### Table of Contents

# Magnetic permeability of vacuum

Stan Zurek, Magnetic permeability of vacuum, Encyclopedia Magnetica, http://www.e-magnetica.pl/doku.php/magnetic_permeability_of_vacuum |

reviewed by Jeff Jones, 2021-04-11 |

**Magnetic permeability of vacuum**, **permeability of vacuum**, **permeability of free space** or **magnetic constant**, typically denoted with symbol $\mu_0$ (sometimes also written as *mu0*)^{1)} - a constant defining the relationship between magnetic field strength *H* (A/m) and magnetic flux density *B* (T) in a vacuum, with the value of $\mu_0 = 4 · \pi · 10^{-7}$ (H/m), or henry per metre.^{2)}

^{by M. Białek, Wikimedia Commons, CC-BY-SA-3.0}

In a vacuum, the relationship between *B* and *H* is strictly linear (there is no loss or phase shift), such that:

(1) | $$B = \mu_0 · H$$ | (T) |

The constant $\mu_0$ is a scalar and equation (1) holds for all conditions of *B* and *H*, whether they are scalars or vectors.

## Relative permeability

One of the figures of merit of magnetic materials is relative magnetic permeability $\mu_r$ (unitless), which expresses the ratio of the absolute permeability $\mu_{material}$ (H/m) of the given material to the permeability of free space, such that:^{3)}

(2) | $$\mu_r = \frac{\mu_{material}}{\mu_0} $$ | (unitless) |

By definition of equation (2), relative permeability of vacuum is equal precisely 1.

For example, if the same amplitude of *H* is applied to a material with relative permeability $\mu_r$ = 100, such material will respond with *B* amplitude 100 times greater than it would be for a vacuum. In a simplified way this can be expressed as:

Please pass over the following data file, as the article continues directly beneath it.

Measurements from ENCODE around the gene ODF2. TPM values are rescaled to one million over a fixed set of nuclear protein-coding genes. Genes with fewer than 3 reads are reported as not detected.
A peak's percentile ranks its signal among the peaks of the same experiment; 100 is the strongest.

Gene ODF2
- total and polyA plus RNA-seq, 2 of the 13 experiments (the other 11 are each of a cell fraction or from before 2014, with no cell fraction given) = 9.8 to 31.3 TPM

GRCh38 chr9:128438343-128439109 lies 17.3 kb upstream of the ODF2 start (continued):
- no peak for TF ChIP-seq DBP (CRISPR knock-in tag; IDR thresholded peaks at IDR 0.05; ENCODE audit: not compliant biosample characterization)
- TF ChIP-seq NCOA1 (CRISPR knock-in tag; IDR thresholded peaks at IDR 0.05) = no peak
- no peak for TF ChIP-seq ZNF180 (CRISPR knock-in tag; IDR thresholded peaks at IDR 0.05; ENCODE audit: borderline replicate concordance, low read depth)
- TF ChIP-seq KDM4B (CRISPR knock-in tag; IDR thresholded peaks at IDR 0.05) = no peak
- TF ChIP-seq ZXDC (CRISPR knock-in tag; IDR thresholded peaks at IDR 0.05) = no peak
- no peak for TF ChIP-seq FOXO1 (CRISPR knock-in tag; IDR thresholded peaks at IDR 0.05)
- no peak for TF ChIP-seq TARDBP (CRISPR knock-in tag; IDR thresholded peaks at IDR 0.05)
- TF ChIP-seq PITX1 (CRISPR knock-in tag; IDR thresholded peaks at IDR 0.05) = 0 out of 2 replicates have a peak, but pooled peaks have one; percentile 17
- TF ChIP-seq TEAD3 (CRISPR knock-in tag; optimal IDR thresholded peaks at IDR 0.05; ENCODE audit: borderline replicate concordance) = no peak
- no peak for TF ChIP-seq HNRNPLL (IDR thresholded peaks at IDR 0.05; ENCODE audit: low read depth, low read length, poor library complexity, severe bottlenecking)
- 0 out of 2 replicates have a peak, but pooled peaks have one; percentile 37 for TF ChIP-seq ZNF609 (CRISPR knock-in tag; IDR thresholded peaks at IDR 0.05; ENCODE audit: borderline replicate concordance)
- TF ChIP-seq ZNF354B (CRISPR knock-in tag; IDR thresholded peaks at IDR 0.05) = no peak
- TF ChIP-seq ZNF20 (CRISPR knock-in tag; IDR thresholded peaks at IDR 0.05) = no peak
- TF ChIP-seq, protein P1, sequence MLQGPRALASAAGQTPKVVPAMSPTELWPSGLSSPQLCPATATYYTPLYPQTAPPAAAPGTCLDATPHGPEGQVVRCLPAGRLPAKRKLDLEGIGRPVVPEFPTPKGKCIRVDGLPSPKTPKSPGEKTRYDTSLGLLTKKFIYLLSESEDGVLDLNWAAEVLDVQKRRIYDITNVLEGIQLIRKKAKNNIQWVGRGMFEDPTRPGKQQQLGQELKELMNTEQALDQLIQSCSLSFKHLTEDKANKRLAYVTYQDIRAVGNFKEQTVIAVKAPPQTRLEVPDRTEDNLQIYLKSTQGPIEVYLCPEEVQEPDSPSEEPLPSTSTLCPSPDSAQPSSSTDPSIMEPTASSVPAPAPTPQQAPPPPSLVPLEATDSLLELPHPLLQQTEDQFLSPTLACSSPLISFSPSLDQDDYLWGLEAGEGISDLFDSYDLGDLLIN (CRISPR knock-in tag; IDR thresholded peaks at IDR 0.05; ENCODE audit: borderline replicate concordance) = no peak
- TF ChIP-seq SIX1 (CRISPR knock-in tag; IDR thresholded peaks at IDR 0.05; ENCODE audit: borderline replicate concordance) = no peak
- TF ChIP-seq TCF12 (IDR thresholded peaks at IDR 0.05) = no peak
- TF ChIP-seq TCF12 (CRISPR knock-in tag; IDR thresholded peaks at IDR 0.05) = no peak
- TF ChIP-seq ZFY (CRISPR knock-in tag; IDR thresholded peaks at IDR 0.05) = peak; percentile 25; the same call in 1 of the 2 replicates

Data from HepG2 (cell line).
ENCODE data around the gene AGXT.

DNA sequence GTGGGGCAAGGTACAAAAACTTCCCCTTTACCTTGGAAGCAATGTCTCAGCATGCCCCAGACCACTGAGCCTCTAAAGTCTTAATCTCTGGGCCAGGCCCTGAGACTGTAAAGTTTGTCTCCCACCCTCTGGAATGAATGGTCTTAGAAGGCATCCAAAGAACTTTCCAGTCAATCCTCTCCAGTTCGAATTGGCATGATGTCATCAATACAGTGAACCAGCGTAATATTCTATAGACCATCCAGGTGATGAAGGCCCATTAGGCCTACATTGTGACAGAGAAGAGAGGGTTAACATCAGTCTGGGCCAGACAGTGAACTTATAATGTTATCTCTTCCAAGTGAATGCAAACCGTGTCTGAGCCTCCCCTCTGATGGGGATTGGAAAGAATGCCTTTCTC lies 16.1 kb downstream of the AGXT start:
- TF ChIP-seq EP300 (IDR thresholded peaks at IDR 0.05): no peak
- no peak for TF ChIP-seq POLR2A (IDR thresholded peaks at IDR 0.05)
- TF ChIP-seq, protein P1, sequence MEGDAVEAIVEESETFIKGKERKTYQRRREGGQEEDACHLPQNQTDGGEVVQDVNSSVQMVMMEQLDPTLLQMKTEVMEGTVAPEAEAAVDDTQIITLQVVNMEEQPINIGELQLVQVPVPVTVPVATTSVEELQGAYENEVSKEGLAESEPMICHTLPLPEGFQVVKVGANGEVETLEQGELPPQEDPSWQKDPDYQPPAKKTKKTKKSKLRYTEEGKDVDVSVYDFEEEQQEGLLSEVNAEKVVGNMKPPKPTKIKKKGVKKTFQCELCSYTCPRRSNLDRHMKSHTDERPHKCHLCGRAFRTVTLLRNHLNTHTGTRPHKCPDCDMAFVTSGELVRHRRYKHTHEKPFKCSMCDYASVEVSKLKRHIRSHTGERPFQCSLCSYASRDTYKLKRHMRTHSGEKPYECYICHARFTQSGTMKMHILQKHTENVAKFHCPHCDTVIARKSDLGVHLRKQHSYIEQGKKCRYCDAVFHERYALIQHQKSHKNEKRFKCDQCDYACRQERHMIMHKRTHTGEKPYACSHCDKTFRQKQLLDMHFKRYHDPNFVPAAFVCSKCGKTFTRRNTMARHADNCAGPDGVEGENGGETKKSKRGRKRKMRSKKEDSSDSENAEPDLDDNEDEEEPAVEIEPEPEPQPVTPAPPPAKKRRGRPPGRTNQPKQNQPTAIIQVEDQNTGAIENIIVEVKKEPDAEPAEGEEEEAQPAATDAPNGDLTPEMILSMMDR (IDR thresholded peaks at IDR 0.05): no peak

(3) | $$B = \mu_{material} · H = \mu_r · \mu_0 · H$$ | (T) |

Equation (3) is often used in engineering applications.^{4)}^{5)}^{6)}^{7)}

## Susceptibility of vacuum

Depending on the mathematical approach, instead of permeability, the concept of susceptibility can be more useful.

For all materials, and all types of relative permeability, the corresponding volume susceptibility is equal precisely to:

(4) | $$χ = \mu_r - 1 $$ | (unitless) |

Hence for vacuum susceptibility is equal precisely zero, $χ_0 = 0$.

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## Non-magnetic materials

^{S. Zurek, E-Magnetica.pl, CC-BY-4.0}

Most commonly used non-magnetic materials (diamagnetic and paramagnetic, e.g. copper, aluminium, wood, rubber, plastic, all gases) have permeability so close to unity that for ordinary calculations the value of $\mu_0$ may be used.

For instance, pyrolytic graphite which exhibits a large diamagnetic effect (as compared to other materials) has $\mu_r$ = 1.000595, so assuming $\mu_r$ = 1 would mean an error of less than 0.06%, which is typically much less than other sources of uncertainty.

The error would be an at least order of magnitude smaller for other non-magnetic materials (provided that they are not contaminated with magnetic particles, such that exhibit ferromagnetism, ferrimagnetism, or similar).

## Uncertainty of magnetic constant

Previously, the magnetic constant was set to be *precisely* (with zero uncertainty) as: $\mu_0 = 4 · \pi · 10^{-7}$ H/m.

However, the definition of other SI units was changed in 2018 and the magnetic constant is no longer precise, but relies on definition of other units, at the time of the SI review the relative standard uncertainty was 2.3 × 10^{−10} (unitless).^{8)}

Therefore, the value of $\mu_0 = 4 · \pi · 10^{-7}$ H/m can be used for most practical purposes, with an error which is negligible.

## CGS system

In the CGS system of units magnetic permeability of vacuum was precisely unity (unitless).

In some way this contributed to the problem of confusion between B and H, because *B* had the units of gauss but *H* was expressed in oersteds, even though permeability was unitless.^{9)}

## See also

## References

^{1)}spinw.unit property, SpinW, MATLAB library, spinW.org, {accessed 2021-04-10}

^{2), 8)}Bureau International des Poids et Mesures, The International System of Units (SI), 9th edition, 2019, {accessed 2021-04-10}